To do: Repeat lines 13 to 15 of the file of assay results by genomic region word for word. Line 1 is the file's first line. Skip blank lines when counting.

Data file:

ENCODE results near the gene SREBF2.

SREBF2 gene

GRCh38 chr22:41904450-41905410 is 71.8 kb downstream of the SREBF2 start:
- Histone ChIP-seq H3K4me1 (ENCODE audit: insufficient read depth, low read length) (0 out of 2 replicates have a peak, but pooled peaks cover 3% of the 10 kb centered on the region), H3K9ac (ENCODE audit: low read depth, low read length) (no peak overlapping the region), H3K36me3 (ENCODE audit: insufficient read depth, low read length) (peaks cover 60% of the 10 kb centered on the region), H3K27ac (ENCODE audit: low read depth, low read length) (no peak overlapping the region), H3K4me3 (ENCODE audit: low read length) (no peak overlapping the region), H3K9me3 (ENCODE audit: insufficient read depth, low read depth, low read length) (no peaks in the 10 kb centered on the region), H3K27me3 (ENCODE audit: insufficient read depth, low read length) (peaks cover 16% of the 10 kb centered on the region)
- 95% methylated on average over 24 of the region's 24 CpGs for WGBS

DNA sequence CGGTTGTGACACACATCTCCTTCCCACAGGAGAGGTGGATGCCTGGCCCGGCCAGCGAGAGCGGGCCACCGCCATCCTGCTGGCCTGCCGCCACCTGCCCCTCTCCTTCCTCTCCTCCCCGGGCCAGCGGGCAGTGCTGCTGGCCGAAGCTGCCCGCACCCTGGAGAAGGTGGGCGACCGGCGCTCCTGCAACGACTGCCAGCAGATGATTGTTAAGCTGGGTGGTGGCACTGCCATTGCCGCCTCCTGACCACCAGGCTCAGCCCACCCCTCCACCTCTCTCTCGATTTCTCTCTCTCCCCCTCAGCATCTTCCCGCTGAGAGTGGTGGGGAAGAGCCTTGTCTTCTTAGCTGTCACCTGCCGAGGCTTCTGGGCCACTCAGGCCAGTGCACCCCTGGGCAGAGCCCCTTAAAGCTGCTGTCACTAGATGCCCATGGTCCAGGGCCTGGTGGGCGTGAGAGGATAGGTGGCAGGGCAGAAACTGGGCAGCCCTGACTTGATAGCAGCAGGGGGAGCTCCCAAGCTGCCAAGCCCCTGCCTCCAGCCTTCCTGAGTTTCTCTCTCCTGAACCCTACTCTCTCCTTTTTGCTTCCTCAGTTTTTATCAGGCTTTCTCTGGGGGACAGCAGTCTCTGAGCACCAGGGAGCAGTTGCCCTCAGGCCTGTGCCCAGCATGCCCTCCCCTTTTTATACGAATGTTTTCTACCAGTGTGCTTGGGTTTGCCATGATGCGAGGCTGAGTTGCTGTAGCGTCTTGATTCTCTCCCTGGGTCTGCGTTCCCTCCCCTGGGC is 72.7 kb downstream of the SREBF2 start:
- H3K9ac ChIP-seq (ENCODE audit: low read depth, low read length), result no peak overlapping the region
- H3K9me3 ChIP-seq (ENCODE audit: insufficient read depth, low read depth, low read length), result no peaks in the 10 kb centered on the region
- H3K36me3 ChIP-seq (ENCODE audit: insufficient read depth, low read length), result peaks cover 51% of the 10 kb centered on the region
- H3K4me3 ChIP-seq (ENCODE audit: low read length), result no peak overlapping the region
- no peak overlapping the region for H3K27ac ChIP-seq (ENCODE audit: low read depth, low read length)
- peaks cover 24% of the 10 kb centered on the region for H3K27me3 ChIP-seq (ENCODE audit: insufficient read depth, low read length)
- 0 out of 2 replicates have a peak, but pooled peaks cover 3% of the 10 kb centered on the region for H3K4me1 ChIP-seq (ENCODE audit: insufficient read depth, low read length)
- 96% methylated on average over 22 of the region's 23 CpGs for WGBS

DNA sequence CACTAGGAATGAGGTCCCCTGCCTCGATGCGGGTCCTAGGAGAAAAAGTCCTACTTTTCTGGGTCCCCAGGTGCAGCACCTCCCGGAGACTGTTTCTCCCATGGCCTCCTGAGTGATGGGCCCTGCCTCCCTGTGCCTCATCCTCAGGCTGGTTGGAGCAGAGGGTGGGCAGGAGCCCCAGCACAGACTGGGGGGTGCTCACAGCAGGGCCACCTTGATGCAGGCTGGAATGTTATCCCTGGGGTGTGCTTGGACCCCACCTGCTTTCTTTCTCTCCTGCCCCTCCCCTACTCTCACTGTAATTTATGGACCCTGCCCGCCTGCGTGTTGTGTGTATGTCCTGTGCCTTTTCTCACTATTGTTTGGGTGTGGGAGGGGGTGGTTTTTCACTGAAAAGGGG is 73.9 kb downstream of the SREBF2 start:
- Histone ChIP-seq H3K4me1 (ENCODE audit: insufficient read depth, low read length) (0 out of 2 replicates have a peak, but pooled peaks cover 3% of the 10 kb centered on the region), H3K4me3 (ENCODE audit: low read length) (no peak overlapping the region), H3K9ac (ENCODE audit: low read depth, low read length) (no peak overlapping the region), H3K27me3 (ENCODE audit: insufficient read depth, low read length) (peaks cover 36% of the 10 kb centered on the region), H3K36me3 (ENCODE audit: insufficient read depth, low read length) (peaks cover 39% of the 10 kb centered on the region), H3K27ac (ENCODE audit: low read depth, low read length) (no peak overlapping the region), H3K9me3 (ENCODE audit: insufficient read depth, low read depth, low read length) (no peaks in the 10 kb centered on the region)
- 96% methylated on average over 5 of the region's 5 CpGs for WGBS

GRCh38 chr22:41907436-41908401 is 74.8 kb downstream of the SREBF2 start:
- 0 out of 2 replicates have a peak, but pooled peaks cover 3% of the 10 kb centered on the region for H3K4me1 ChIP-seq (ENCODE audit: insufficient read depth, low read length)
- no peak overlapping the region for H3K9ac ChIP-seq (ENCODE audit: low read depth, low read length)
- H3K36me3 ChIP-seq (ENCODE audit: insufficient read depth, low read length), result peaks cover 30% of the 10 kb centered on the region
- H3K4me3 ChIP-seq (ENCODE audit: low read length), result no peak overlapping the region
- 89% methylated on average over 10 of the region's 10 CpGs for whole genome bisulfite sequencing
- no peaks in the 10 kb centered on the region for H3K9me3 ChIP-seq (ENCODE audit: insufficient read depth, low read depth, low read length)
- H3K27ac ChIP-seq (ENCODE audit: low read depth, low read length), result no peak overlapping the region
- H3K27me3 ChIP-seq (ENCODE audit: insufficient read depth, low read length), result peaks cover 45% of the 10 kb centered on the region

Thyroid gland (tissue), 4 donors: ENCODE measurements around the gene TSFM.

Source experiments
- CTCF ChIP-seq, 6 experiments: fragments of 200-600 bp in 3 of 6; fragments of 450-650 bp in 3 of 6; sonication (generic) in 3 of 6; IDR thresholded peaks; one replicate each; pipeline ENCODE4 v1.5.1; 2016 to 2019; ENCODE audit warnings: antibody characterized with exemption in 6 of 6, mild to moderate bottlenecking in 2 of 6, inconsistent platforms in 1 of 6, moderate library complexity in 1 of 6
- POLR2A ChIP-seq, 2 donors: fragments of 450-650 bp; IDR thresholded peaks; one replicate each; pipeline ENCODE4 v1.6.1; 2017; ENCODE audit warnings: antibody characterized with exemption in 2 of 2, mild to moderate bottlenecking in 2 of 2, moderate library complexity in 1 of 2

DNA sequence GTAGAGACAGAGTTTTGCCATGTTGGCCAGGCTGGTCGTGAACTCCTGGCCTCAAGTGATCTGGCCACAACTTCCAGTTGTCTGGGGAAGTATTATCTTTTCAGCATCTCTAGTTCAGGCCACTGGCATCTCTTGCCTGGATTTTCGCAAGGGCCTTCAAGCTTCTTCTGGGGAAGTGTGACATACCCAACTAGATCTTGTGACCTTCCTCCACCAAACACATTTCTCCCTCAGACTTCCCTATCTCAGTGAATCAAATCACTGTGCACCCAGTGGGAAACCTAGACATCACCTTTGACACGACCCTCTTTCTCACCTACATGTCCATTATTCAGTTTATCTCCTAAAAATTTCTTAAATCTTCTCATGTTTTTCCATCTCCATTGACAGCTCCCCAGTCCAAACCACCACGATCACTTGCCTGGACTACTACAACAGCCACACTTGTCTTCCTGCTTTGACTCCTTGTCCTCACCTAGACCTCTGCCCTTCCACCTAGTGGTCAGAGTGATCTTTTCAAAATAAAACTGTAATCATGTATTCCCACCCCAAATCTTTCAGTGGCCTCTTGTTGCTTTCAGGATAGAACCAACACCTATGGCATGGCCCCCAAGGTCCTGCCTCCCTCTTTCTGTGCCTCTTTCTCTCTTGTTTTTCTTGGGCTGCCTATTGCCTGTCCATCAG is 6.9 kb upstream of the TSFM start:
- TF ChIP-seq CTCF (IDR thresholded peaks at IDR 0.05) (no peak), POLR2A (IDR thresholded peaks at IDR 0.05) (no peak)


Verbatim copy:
- 0 out of 2 replicates have a peak, but pooled peaks cover 3% of the 10 kb centered on the region for H3K4me1 ChIP-seq (ENCODE audit: insufficient read depth, low read length)
- 96% methylated on average over 22 of the region's 23 CpGs for WGBS

DNA sequence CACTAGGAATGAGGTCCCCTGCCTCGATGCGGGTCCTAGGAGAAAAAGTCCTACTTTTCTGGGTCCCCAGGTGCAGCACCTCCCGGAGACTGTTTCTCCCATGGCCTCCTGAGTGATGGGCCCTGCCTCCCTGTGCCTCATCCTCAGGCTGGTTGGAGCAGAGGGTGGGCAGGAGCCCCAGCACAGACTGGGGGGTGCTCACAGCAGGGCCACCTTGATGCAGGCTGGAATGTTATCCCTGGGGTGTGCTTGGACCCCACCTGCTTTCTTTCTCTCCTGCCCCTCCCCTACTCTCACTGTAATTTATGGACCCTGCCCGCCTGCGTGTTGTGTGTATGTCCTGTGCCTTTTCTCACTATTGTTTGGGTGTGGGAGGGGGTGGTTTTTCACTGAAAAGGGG is 73.9 kb downstream of the SREBF2 start: